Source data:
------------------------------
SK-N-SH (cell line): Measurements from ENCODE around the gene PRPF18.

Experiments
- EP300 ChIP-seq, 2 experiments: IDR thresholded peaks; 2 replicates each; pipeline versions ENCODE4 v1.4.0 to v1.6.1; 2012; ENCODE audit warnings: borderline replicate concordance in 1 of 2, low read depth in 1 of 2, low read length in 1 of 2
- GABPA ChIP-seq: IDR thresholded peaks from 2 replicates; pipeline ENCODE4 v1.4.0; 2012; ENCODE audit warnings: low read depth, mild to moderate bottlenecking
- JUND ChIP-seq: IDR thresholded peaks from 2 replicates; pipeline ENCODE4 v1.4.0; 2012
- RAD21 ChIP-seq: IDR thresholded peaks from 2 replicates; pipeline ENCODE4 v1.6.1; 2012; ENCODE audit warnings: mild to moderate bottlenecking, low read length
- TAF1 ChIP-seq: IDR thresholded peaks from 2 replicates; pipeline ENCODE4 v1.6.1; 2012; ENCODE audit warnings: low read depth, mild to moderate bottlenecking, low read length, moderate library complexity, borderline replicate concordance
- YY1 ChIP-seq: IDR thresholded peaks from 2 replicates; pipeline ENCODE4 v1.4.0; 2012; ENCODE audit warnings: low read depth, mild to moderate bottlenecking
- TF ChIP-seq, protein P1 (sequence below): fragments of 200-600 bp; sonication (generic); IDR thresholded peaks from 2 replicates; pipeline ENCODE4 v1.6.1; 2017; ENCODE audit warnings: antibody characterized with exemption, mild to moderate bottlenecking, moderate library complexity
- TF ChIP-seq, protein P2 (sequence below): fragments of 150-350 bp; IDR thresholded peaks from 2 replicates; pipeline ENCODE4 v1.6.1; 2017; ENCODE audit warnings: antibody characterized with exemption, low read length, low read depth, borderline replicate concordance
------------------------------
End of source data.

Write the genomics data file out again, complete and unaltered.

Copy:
SK-N-SH (cell line): Measurements from ENCODE around the gene PRPF18.

Experiments
- EP300 ChIP-seq, 2 experiments: IDR thresholded peaks; 2 replicates each; pipeline versions ENCODE4 v1.4.0 to v1.6.1; 2012; ENCODE audit warnings: borderline replicate concordance in 1 of 2, low read depth in 1 of 2, low read length in 1 of 2
- GABPA ChIP-seq: IDR thresholded peaks from 2 replicates; pipeline ENCODE4 v1.4.0; 2012; ENCODE audit warnings: low read depth, mild to moderate bottlenecking
- JUND ChIP-seq: IDR thresholded peaks from 2 replicates; pipeline ENCODE4 v1.4.0; 2012
- RAD21 ChIP-seq: IDR thresholded peaks from 2 replicates; pipeline ENCODE4 v1.6.1; 2012; ENCODE audit warnings: mild to moderate bottlenecking, low read length
- TAF1 ChIP-seq: IDR thresholded peaks from 2 replicates; pipeline ENCODE4 v1.6.1; 2012; ENCODE audit warnings: low read depth, mild to moderate bottlenecking, low read length, moderate library complexity, borderline replicate concordance
- YY1 ChIP-seq: IDR thresholded peaks from 2 replicates; pipeline ENCODE4 v1.4.0; 2012; ENCODE audit warnings: low read depth, mild to moderate bottlenecking
- TF ChIP-seq, protein P1 (sequence below): fragments of 200-600 bp; sonication (generic); IDR thresholded peaks from 2 replicates; pipeline ENCODE4 v1.6.1; 2017; ENCODE audit warnings: antibody characterized with exemption, mild to moderate bottlenecking, moderate library complexity
- TF ChIP-seq, protein P2 (sequence below): fragments of 150-350 bp; IDR thresholded peaks from 2 replicates; pipeline ENCODE4 v1.6.1; 2017; ENCODE audit warnings: antibody characterized with exemption, low read length, low read depth, borderline replicate concordance